of detention will proceed only where such restraint exists.15 If the alleged cause is thereafter found to
be unlawful, then the writ should be granted and the petitioner discharged. 16 Needless to state, if
otherwise, again the writ will be refused.

While habeas corpus is a writ of right, it will not issue as a matter of course or as a mere perfunctory
operation on the filing of the petition.17 Judicial discretion is called for in its issuance and it must be
clear to the judge to whom the petition is presented that, prima facie, the petitioner is entitled to the
writ.18 It is only if the court is satisfied that a person is being unlawfully restrained of his liberty will the
petition for habeas corpus be granted.19 If the respondents are not detaining or restraining the
applicant or the person in whose behalf the petition is filed, the petition should be dismissed. 20

In this case, the Court of Appeals made an inquiry into whether Eufemia was being restrained of her
liberty. It found that she was not:

There is no proof that Eufemia is being detained and restrained of her liberty by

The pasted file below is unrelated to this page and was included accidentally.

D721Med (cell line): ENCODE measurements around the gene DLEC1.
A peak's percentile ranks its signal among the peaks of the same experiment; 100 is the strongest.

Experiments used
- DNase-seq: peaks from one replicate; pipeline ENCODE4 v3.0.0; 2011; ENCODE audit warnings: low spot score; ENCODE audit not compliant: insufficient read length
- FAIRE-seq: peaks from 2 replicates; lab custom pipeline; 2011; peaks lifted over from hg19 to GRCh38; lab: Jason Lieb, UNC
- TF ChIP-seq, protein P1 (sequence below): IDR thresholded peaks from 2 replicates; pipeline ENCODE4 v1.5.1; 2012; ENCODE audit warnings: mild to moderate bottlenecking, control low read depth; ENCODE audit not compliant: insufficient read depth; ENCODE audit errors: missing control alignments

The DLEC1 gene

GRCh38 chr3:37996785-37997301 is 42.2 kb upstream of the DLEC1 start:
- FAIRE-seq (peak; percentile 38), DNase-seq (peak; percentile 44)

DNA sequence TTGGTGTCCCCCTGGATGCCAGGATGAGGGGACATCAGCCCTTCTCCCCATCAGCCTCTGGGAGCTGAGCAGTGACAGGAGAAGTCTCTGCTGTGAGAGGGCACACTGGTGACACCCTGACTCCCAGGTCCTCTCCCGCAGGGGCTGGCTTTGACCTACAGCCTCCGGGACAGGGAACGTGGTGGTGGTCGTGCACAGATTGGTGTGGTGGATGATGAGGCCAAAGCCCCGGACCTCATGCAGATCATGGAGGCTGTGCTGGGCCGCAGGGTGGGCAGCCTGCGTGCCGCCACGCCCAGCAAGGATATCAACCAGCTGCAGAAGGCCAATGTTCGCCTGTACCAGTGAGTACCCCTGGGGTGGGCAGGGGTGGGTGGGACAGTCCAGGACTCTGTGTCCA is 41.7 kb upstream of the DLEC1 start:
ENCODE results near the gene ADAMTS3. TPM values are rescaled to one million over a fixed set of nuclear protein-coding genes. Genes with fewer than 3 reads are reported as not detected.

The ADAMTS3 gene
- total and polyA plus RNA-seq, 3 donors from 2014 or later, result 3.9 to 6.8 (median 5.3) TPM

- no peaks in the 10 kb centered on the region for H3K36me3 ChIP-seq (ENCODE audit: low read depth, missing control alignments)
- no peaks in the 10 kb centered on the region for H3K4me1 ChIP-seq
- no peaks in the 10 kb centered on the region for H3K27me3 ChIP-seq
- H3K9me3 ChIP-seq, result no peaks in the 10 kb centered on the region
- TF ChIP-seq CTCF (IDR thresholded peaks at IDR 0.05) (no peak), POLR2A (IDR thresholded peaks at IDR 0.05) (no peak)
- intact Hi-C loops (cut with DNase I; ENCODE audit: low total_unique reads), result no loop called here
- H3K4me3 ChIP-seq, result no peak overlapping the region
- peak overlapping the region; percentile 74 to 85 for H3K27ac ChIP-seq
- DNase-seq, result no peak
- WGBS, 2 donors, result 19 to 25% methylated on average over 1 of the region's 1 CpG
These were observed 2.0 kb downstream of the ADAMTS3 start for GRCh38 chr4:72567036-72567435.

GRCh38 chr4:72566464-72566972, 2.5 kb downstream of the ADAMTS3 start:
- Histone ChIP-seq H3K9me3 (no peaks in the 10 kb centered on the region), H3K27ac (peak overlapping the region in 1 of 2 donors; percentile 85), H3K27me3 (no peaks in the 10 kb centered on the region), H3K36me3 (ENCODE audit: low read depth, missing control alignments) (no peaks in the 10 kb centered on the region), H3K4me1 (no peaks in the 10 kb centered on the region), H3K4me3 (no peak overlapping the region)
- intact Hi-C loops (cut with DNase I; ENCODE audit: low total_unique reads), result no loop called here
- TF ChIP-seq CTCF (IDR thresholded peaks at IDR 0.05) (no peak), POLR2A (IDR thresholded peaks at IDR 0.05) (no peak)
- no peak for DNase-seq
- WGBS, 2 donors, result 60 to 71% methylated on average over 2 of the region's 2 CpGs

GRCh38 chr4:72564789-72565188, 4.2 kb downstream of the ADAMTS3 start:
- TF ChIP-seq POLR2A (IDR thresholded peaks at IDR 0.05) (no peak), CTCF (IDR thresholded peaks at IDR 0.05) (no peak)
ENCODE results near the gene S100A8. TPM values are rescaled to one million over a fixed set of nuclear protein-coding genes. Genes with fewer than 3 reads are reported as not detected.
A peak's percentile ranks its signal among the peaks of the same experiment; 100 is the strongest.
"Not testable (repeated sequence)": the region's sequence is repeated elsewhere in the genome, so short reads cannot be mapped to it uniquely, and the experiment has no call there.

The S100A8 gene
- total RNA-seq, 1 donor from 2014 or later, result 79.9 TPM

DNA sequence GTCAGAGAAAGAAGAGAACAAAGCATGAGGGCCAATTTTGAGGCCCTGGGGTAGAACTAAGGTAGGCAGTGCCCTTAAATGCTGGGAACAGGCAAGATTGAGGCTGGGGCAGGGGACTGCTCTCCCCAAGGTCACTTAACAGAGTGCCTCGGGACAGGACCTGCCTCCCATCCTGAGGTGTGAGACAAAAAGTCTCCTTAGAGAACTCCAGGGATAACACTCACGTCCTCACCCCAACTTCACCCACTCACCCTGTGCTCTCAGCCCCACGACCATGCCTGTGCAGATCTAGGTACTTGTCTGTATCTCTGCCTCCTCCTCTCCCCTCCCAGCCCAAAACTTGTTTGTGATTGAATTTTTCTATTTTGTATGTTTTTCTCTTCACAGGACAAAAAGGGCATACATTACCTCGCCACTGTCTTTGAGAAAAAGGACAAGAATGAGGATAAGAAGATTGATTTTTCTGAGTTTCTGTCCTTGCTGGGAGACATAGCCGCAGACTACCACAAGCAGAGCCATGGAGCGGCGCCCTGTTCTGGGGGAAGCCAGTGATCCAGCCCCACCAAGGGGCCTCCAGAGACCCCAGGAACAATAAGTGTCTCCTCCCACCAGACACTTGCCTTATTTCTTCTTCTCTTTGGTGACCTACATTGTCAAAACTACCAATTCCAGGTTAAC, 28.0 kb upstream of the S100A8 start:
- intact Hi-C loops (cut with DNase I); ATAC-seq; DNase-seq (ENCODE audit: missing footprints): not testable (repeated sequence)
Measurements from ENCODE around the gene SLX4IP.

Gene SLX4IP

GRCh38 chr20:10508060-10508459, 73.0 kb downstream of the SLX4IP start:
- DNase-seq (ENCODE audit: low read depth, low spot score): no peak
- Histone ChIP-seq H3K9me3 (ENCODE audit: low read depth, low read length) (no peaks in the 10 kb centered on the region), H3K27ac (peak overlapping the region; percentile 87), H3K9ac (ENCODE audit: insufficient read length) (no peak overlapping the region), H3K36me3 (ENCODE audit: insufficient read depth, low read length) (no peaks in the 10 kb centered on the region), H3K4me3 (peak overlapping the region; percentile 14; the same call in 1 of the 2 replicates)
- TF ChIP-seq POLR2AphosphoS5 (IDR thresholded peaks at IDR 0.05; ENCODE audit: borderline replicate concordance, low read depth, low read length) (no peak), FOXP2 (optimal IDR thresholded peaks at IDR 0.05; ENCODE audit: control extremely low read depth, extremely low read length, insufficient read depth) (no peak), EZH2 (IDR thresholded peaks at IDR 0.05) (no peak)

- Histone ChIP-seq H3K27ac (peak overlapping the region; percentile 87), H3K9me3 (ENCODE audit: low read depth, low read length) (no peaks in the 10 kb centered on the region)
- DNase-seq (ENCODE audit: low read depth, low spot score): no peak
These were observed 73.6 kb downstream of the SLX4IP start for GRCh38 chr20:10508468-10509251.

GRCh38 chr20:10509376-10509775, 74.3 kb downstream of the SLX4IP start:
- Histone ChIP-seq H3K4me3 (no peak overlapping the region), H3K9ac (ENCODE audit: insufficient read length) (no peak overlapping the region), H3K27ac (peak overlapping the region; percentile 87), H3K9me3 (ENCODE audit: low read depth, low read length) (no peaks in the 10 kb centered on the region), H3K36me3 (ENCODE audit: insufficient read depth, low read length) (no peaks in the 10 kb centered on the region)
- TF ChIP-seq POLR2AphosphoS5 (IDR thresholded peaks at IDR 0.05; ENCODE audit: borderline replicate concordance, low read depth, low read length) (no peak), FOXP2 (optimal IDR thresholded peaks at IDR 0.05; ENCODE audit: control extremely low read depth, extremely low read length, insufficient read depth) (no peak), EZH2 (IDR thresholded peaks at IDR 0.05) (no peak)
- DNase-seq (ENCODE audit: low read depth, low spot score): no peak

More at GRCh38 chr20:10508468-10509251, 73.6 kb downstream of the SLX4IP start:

respondents. Nothing on record reveals that she was forcibly taken by
respondents. On the contrary, respondents, being Eufemias adopted children, are taking
care of her.21 (emphasis supplied)
The Court finds no cogent or compelling reason to disturb this finding.

Vicente vs. Majaducon, A.m. No. RT J-02-1698 (Formerly OCA IPI No. 00-1024-RTJ), June 23, 2005
Andal vs. Peopleof the Philippines, G.R. No. 138268, May 26, 1999
Evangelista vs. Sistoza, G.R. No. 143881, August 9, 2001
People vs. Caco, G.R. No.s. 94994-95, March 7, 1997
Salientes vs. Abanilla, G.R. No. 162734, August 29, 2006
Hernandez vs. San Juan-Santos, G.R. No. 166470, August 7, 2009
Araneta vs. Araneta, G.r. No. 190814, October 9, 2013
Mother given custody of child below seven years old
Pablo-Gualberto vs. Gualberto, G.R. 154994, June 28, 2005

Petition for habeas corpus involving custody of minors


Summons not required in petition for habeas corpus